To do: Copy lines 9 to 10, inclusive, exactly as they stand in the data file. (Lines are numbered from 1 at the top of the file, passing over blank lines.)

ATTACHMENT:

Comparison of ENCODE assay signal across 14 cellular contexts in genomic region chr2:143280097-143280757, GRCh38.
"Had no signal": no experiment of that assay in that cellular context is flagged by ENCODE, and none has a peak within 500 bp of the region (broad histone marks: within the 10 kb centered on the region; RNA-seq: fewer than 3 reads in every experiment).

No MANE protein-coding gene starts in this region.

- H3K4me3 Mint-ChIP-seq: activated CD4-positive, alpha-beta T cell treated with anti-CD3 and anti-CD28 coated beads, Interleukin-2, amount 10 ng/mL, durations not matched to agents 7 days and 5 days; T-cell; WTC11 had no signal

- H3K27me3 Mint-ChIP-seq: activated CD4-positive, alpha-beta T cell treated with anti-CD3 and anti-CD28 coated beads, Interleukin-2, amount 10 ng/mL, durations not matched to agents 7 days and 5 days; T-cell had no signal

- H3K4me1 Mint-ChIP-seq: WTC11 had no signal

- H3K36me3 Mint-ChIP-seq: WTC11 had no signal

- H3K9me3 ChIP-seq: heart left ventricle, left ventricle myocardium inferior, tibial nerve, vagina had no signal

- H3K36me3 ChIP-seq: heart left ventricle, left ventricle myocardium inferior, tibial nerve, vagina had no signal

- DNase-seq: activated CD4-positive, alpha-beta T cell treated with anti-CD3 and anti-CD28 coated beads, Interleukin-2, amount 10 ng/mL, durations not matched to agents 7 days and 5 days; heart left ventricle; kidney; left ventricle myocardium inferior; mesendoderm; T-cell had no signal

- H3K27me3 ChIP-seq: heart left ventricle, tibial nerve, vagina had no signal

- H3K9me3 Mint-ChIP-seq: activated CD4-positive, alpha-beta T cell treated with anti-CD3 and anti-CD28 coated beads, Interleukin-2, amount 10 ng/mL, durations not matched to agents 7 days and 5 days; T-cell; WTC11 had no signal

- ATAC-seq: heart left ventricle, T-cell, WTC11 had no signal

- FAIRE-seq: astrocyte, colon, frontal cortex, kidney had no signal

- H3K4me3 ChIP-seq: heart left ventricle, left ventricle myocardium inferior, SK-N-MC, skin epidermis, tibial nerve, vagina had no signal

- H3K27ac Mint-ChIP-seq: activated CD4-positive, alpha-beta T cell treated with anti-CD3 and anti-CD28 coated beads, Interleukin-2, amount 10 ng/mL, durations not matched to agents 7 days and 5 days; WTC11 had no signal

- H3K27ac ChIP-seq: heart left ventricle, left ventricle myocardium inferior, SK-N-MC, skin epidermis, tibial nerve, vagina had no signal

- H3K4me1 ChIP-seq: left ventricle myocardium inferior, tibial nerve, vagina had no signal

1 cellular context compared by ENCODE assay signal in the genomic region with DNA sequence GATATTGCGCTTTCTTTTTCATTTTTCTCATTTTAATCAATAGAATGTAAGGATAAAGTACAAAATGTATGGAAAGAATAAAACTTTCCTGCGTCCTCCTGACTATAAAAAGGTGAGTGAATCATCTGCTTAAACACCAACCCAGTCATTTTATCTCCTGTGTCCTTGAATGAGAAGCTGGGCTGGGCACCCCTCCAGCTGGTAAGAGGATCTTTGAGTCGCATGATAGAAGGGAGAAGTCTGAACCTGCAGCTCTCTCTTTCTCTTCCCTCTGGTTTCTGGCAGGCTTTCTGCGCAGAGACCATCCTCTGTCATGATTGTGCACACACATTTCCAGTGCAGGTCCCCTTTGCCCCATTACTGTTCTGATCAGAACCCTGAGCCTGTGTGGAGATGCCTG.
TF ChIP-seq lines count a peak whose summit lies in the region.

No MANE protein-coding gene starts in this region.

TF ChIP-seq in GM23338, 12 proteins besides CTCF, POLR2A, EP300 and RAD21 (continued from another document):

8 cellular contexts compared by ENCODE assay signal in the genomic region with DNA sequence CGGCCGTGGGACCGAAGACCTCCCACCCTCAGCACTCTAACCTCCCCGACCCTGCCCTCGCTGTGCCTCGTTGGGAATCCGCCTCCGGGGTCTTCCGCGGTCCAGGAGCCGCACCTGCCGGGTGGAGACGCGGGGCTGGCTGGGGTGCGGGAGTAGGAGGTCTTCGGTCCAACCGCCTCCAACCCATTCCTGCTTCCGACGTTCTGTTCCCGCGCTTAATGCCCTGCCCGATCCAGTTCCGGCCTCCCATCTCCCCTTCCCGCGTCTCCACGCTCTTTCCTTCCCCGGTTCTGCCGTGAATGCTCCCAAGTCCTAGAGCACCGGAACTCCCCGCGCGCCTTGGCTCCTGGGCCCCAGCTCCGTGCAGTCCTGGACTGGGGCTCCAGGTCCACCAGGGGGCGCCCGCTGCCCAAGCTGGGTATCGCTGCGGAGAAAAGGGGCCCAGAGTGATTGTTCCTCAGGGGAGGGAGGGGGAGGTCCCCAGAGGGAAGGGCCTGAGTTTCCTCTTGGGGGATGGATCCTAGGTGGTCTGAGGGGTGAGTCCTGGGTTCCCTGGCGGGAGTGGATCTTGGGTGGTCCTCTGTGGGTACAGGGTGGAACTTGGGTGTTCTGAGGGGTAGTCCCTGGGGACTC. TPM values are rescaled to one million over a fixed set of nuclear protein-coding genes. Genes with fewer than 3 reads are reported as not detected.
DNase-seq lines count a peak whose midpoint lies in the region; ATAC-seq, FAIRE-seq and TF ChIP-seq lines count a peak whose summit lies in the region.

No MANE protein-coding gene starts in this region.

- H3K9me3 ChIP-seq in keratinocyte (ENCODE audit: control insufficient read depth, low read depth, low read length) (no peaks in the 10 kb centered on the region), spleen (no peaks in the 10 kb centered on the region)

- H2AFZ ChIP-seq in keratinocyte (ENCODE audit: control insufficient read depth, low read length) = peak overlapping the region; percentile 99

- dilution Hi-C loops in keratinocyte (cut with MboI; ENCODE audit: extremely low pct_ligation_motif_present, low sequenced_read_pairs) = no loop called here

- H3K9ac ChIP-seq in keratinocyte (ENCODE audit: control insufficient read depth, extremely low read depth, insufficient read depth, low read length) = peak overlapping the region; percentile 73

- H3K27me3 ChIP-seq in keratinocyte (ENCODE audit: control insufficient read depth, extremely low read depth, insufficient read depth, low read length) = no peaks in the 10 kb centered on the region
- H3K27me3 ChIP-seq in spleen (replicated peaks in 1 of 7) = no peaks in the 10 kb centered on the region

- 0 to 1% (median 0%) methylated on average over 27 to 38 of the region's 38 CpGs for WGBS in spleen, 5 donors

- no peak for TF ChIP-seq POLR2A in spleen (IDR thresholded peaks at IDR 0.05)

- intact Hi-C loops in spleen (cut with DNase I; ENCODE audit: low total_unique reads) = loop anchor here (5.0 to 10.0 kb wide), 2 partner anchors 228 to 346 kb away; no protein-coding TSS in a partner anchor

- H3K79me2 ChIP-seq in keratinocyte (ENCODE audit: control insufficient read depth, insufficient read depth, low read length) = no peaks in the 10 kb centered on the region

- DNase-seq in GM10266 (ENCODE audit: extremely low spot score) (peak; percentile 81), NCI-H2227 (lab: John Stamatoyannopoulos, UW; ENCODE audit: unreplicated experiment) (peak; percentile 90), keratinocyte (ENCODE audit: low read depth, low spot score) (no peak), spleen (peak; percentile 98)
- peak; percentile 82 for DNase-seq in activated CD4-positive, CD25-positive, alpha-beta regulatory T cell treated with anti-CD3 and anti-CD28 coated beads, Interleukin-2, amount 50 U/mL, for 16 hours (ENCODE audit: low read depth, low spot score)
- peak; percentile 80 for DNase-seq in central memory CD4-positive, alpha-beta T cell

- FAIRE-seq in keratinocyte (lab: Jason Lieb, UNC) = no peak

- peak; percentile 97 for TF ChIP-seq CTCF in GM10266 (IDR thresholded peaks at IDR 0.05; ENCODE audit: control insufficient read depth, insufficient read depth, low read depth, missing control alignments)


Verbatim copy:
- H3K36me3 ChIP-seq: heart left ventricle, left ventricle myocardium inferior, tibial nerve, vagina had no signal

- DNase-seq: activated CD4-positive, alpha-beta T cell treated with anti-CD3 and anti-CD28 coated beads, Interleukin-2, amount 10 ng/mL, durations not matched to agents 7 days and 5 days; heart left ventricle; kidney; left ventricle myocardium inferior; mesendoderm; T-cell had no signal